Every parent has youth sports concerns before signing a child up to play for a team. And rightly so. Don’t assume anything. It’s always better to ask too many questions than to not ask enough.
You will no doubt hear about a team or league’s reputation, but sometimes the gossip only muddies the waters and you really are not getting a clear picture of what lies ahead for you and your child.
Before your child signs up to play, be sure you’ve got answers to these youth sports concerns:
If it’s a travel team, get an estimate of transportation and hotel costs. If it’s a school team, ask about costs of team shoes, warm-ups, etc. For some of the teams my kids played on, they had to purchase a “package” which included warm-ups, shoes, practice shirts, etc.
Some teams do fundraising for this cost. Hopefully your child’s team does, but this is information you need to know. Sometimes hidden costs pop up during the season and catch parents by surprise.
Let’s look at lacrosse, for instance. I will use one league in Orange County, California as an example. This is the cost for a girl for one season:
- $35 for membership to US Lacrosse
- $5-$10 for a mouthguard
- $50-$150 for a lacrosse stick
- $30-$70 for a lacrosse eyemask
- $35-$100 for cleats/athletic shoes
Add to these, the costs of travel, and you get the idea.
If your coach or team mom is a good organizer, he or she will be ready with a list right away for volunteer sign-ups. Many teams that my kids played on asked parents to volunteer at the snack bar or run the clock at least twice a season. If you know the expectations in advance, you can make arrangements to participate. Volunteering should not be a guessing game.
Every coach should be trained in CPR, each team should have first aid equipment, and the league should have a policy on how to handle injuries during the game. These are musts.
At the risk of the coach thinking that you are interrogating him, you might want to find out how organized he is. Believe me, there is nothing more frustrating than a coach who does not communicate, who is unorganized, and who does not know how to stay on top of the administrative responsibilities.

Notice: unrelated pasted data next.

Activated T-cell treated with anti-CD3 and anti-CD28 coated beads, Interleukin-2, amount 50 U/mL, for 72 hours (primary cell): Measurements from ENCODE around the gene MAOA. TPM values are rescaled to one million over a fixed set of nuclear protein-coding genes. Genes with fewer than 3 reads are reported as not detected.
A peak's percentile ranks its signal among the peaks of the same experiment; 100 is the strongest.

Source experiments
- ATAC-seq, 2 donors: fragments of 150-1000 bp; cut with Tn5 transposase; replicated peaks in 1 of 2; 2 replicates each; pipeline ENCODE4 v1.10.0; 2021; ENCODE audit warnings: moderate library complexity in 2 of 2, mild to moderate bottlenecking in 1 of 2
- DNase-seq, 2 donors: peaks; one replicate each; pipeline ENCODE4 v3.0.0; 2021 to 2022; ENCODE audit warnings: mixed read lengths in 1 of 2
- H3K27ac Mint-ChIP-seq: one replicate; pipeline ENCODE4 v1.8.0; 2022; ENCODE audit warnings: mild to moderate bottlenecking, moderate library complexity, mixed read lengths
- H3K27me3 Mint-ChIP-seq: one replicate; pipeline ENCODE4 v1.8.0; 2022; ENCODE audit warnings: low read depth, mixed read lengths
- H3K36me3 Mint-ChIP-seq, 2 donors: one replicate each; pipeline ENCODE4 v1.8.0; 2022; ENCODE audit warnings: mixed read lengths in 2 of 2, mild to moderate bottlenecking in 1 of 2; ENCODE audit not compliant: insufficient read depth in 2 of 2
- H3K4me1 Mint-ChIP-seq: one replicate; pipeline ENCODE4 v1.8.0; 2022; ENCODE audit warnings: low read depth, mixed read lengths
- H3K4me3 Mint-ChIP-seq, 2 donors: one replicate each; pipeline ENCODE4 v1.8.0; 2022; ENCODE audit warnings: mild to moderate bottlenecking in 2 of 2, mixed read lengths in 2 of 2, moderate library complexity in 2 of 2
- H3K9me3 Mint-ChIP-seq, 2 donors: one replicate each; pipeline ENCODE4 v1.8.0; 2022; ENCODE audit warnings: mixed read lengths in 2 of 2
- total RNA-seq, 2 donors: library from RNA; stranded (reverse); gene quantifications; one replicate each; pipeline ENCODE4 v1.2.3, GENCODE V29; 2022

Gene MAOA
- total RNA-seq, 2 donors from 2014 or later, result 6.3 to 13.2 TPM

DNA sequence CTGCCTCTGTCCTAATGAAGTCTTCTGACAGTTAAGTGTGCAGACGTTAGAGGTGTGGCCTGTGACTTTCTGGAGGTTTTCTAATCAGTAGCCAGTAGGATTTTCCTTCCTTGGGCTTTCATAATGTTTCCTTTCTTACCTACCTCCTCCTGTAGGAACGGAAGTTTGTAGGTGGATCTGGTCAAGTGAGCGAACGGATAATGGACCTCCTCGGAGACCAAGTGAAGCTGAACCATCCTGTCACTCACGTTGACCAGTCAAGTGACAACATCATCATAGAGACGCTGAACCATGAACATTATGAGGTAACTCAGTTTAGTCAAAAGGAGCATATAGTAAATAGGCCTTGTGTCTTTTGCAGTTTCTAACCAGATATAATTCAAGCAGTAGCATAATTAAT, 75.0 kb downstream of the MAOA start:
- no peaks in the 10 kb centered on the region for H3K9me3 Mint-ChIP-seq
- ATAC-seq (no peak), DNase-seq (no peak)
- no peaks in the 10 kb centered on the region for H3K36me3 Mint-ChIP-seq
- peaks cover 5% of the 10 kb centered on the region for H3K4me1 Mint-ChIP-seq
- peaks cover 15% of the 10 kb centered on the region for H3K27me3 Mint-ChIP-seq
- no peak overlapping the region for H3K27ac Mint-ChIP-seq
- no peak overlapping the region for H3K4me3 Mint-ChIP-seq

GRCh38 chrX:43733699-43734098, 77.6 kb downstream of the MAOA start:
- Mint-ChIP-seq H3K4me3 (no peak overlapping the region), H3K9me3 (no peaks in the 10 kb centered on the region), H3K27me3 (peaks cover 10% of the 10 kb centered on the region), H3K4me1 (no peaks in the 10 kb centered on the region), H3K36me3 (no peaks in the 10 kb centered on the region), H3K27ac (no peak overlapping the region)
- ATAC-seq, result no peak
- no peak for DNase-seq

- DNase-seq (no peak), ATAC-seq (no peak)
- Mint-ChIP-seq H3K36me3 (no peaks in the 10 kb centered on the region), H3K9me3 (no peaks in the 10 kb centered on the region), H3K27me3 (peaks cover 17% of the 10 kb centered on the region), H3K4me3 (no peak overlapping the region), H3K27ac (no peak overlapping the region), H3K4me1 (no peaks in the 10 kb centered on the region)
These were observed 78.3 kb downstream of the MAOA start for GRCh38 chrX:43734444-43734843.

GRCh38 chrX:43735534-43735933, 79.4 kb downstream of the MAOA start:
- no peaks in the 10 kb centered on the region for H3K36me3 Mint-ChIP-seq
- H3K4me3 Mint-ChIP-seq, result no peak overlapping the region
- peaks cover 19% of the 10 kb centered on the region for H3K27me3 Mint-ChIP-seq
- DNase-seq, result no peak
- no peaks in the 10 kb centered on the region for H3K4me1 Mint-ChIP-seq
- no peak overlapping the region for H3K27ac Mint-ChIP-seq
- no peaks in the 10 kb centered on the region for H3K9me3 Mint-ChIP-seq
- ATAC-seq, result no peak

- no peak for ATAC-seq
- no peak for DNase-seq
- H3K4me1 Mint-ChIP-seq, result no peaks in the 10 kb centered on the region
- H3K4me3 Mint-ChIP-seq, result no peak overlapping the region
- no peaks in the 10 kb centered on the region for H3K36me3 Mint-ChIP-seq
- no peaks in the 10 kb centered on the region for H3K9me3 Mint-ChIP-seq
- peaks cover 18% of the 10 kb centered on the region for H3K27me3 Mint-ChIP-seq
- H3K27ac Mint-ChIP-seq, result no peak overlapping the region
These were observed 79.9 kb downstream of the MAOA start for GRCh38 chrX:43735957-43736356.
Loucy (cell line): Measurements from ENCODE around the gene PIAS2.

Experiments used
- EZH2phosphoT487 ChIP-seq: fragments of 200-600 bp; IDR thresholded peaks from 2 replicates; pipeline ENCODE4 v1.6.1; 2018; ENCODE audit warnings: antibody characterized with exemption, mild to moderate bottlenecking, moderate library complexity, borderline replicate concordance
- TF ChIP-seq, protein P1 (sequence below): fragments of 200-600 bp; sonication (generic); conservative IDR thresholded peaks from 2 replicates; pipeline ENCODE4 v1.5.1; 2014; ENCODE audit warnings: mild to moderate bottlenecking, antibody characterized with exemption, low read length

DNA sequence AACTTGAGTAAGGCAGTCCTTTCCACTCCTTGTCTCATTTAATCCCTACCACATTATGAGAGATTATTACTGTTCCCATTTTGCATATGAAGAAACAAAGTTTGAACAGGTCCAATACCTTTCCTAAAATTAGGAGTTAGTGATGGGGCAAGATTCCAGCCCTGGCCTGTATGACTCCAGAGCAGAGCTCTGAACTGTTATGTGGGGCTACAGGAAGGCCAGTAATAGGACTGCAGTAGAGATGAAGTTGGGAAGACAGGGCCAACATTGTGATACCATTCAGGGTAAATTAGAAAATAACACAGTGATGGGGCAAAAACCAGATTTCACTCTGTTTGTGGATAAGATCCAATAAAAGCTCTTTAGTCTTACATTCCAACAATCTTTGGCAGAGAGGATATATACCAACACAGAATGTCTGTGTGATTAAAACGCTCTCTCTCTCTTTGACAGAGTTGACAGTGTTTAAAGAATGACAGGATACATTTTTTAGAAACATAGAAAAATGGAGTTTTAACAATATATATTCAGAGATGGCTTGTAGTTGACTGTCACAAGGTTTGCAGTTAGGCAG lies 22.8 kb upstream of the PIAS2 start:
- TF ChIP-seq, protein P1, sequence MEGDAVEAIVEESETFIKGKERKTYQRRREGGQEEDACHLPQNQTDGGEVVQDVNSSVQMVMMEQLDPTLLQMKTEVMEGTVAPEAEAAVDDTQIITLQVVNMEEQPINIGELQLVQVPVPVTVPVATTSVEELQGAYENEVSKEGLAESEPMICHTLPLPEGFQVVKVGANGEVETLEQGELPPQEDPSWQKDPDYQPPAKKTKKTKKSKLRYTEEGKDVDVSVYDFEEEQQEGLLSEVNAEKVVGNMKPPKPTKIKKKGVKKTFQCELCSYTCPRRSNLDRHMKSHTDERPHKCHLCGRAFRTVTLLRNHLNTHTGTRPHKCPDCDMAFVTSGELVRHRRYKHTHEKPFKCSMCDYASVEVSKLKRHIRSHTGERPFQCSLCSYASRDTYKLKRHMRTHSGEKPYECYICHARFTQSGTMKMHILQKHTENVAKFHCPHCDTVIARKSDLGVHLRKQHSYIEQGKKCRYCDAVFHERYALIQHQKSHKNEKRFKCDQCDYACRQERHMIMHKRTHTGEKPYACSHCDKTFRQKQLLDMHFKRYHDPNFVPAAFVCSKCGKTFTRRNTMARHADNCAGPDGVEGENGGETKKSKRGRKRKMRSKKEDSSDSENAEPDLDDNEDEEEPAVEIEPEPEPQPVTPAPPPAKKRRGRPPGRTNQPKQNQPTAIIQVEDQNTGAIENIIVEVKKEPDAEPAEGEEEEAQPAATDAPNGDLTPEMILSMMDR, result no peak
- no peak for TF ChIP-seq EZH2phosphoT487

If you sense that he might need some assistance in managing the details, this would be a good time for TeamSnap’s online management software to become part of the team family. Features like the Team Roster page will greatly assist either the team manager or the coach in his team oversight duties.
For instance, on the Team Roster page, you’ll find:
- Team contact information is easy to access, with clickable email links
- Each player with a photo for quick recognition
- Detailed player profiles
- “Custom fields” for things like “Jersey Size”, “Parent’s Name”, or anything else
Having a coach who is organized goes a long way to making the season more enjoyable. I’ve had experiences with coaches at opposite ends of the spectrum and there is no doubt that the most effective coaches were the ones who delegated and staffed to their weaknesses.
Ask the coach to clarify his philosophy on playing time, what he deems as most important in youth sports, and what are his goals for the season. It’s okay to put him on the spot; if he does not have an answer, he should come up with one!
All leagues differ in their philosophies. Some are very competitive; some are more about fun. Be sure you understand the personality of your child’s league before letting him play. It could make a difference in whether he plays for that league or looks for another.
What is the league’s and coach’s channel for resolving conflicts with parents? When my husband coached high school, the athletic administrator asked that parents approach the coach first with problems, and if that didn’t resolve the issue, to then go to the A.D.
When parents want to protest a coaching or officiating decision, it’s best to follow proper complaint protocol. It may be frustrating, but that is really the best way to resolve issues peacefully.
The Most Important Question of All
Before you ever get in the car and go to sign your child up to play, be sure you’ve asked yourself this very important question: Does he really want to play, or are you making him? If your child doesn’t want to play sports, save yourself the headache and the cost. Focus on finding something he does like to do and let him pursue that.
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